Q&A: Dispelling Myths, Reporting Trouble

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 - Ben Ransford
Ben Ransford, PhD, University of Washington, Seattle

The reports are out there on cyberattacks and data breaches. Headlines claim that malware is "rampant" in hospitals, or that a major hack of a healthcare system "could come any day." Cybersecurity is a top concern in medicine, but reports of the risks often leave many unanswered questions. What role does clinical staff need to play in maintaining security? Are certain systems more at risk than others?

To help clear the air on some of these questions, Health Imaging spoke with Ben Ransford, PhD, postdoctoral researcher in computer science at the University of Washington in Seattle  who has co-authored a number of papers on medical device security, to get his take on the how to improve cybersecurity in medicine.

What is the biggest misconception regarding cybersecurity in healthcare?

First of all, I think it’s appropriate to take those sort of horror stories that we hear with a grain of salt. I think the biggest misconception is that the computers inside medical devices, including radiology machines, are somehow fundamentally different from the computers on our desk. One belief I’ve heard is that the computers inside a medical device are more robust than the computers at your desk. I think that’s untrue.

If you look at the last few years of development of medical devices, you’re seeing a lot more devices that include off-the-shelf software, which is awesome for manufacturers because they save a lot of time by not writing their own operating system and all the stuff that is not related to medicine, but they lose control over some of the properties of their devices.

If you use a mainstream operating system on some device that you’ve intended to be very reliable, all of a sudden viruses that were written for that operating system will probably run on your device as well. The belief that medical devices are somehow not just computers from a certain perspective is misguided.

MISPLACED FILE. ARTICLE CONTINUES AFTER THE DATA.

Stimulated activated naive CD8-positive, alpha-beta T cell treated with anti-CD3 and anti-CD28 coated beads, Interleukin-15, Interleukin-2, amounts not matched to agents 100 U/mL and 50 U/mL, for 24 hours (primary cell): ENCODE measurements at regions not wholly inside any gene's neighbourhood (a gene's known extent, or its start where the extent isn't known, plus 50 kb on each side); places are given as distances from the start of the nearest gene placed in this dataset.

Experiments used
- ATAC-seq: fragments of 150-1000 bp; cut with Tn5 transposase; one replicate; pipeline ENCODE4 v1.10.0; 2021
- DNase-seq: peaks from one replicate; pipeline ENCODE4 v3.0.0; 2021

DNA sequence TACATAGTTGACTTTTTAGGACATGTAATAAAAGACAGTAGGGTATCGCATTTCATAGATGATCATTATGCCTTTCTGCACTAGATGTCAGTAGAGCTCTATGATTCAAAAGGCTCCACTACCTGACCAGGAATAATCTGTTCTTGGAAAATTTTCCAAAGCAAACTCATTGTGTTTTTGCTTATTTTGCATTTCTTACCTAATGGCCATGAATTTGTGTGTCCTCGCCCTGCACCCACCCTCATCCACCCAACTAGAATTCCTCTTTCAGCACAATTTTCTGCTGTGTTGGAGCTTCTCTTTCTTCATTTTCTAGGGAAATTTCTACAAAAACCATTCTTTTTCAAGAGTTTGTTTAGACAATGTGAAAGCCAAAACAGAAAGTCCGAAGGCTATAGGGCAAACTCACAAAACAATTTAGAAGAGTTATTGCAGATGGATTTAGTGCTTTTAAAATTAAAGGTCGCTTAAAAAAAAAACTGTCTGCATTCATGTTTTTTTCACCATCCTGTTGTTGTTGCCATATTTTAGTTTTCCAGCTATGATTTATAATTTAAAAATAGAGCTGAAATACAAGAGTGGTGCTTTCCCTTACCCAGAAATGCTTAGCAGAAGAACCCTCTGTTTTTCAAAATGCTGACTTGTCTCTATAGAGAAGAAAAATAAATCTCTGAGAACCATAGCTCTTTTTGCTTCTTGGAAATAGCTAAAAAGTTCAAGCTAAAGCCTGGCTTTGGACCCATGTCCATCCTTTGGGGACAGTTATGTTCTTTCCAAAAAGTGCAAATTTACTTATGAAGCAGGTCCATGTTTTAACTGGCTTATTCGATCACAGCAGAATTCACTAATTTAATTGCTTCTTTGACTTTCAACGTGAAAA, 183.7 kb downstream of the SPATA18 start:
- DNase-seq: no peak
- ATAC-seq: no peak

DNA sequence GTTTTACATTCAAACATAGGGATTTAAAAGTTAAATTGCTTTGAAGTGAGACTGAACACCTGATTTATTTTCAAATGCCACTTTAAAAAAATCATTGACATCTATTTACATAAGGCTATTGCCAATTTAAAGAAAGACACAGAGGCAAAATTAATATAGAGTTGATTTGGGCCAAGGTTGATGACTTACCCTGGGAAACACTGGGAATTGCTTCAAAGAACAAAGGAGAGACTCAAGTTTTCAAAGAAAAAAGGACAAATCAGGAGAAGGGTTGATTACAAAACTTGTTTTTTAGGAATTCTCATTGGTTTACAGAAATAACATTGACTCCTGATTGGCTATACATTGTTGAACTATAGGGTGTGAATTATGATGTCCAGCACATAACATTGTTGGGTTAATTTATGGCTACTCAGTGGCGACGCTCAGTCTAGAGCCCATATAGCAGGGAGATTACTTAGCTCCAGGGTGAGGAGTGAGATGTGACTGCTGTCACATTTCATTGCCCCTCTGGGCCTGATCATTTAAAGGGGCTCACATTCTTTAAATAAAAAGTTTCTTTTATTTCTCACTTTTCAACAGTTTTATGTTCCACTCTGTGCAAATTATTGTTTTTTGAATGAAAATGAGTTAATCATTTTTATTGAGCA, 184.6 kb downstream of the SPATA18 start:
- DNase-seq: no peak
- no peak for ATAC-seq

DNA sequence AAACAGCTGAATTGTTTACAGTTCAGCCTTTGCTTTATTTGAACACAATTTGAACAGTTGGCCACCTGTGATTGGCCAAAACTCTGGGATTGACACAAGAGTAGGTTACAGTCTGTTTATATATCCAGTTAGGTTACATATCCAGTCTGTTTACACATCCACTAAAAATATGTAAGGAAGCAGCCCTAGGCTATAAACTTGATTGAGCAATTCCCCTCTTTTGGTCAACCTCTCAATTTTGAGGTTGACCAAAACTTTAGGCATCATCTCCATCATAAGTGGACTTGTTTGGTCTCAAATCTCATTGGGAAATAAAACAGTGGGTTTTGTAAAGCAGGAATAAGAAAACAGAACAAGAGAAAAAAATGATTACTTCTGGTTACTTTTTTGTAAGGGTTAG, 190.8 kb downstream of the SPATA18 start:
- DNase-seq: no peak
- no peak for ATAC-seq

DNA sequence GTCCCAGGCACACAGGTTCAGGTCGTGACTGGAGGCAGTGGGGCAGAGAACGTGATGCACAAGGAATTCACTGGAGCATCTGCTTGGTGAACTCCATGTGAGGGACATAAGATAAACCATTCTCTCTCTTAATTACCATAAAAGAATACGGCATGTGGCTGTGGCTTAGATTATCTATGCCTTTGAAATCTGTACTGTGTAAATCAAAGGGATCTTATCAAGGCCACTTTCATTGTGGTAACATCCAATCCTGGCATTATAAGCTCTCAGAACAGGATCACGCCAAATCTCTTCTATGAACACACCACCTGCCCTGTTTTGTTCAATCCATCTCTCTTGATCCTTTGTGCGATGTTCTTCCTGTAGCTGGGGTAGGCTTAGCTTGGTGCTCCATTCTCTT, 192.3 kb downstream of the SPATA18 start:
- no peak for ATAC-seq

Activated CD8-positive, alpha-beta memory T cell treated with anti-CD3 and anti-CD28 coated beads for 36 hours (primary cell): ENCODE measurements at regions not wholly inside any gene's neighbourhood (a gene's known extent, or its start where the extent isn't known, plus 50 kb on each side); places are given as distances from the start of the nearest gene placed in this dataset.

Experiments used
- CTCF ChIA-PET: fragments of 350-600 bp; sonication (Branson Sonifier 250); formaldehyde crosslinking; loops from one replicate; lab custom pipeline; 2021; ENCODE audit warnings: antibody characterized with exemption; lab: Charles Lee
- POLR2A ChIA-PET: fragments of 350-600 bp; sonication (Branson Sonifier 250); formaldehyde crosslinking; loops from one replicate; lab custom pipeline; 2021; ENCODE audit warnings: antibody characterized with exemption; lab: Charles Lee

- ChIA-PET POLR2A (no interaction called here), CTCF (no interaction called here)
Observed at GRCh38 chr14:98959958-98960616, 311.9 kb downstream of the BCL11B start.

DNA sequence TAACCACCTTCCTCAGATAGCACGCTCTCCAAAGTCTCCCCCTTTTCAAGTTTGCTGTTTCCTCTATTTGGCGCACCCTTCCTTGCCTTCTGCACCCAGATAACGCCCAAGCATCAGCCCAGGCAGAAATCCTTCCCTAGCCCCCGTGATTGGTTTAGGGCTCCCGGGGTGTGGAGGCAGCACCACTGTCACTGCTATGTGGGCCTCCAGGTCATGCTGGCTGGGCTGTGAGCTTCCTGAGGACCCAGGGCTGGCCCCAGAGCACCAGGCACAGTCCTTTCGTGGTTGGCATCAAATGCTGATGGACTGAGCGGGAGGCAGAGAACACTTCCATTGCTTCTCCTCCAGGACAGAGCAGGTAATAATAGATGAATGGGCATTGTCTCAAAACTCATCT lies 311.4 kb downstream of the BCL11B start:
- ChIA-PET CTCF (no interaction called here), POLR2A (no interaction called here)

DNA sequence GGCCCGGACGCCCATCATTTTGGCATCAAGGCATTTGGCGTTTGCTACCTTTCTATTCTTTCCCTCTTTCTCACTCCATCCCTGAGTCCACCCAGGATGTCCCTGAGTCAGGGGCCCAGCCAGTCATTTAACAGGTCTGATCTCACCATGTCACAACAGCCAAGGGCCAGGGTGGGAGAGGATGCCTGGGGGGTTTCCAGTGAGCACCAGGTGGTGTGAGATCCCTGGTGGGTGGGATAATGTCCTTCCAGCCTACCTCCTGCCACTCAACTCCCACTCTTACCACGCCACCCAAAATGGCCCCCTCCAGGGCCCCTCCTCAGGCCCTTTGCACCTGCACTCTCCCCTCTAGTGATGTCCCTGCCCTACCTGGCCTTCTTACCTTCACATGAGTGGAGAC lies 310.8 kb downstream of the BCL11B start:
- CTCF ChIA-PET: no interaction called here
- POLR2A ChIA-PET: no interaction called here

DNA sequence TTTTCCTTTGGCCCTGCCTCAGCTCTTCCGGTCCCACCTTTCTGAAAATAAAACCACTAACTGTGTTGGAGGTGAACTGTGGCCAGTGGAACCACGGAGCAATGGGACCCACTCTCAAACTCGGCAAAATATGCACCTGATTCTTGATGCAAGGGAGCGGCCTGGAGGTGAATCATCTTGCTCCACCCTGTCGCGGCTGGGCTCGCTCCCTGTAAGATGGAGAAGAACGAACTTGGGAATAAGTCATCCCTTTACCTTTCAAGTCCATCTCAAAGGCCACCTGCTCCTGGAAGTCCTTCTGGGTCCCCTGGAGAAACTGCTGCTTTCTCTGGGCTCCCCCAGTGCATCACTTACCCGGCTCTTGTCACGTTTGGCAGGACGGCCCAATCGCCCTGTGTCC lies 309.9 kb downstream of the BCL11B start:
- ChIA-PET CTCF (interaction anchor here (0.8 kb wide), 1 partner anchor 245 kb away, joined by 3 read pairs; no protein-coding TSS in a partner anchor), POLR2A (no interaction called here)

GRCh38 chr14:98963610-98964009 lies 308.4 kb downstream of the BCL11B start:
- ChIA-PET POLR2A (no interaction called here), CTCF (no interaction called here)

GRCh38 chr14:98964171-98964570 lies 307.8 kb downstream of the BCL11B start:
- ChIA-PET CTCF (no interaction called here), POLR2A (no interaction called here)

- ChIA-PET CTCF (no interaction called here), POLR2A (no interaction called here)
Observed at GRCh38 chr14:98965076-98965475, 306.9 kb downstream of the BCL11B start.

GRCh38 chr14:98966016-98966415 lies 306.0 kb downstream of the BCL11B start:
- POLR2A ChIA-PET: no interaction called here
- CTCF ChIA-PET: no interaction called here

There have been reports of malware affecting devices such as x-ray machines, mammography systems and others across the enterprise. Are certain specialties more at risk, and where are the greatest areas of concern?

I think that the risk is evenly distributed over all kinds of devices that include software. That’s the key distinguishing factor. Obviously a tongue depressor is not going to be vulnerable to malware.

I don’t know of any malware that specifically targets radiology machines. More likely is that practitioners see garden variety malware that is the same kind that might infect your PC at home. That kind of malware doesn’t care what machine it’s running on. The reason that’s problematic is those kinds of malware aren’t particularly careful not to cause interference with the machine. If your home PC all of a sudden won’t print, that’s one thing, but if the same piece of malware causes your radiology machine to produce incorrect results or not boot the program that’s supposed to collect the data, that can be a real problem.

One concern we’ve heard is that clinicians may not report a malware infection on a system he or she uses because of fear of being blamed for allowing it to happen. How can medical centers encourage reporting of malware incidents so they can be addressed?

As usual, it doesn’t really help to blame the victim, and the people who discover malware are often the victim of the malware. Unless you’re trying to install malware on a device, it’s not really your fault if a device gets malware, even if you’re checking your email or playing Minesweeper. We have some distance to go before the stigma of reporting malware is lifted.

To me, the best way to encourage reporting is to get buy-in from everybody that their reporting is going to go all the way up to manufacturers or regulators. A good example is how some computer programs ask for permission to report crashes to the software maker; people don’t usually have a problem with that kind of reporting. That’s the best way to convey that you should feel inclined to report the problems that you find—it’s probably not your fault and you can help other people by reporting it.

Do you feel physicians and other hospital staff get enough education on these topics, and what would you advise people to do to help make their sites more secure?

I think [cybersecurity education] varies widely. I’ve seen reports all over the map. A lot of good faith efforts to report problems, but it’s really hard to generalize about cybersecurity in medicine because it’s only recently become something that people are paying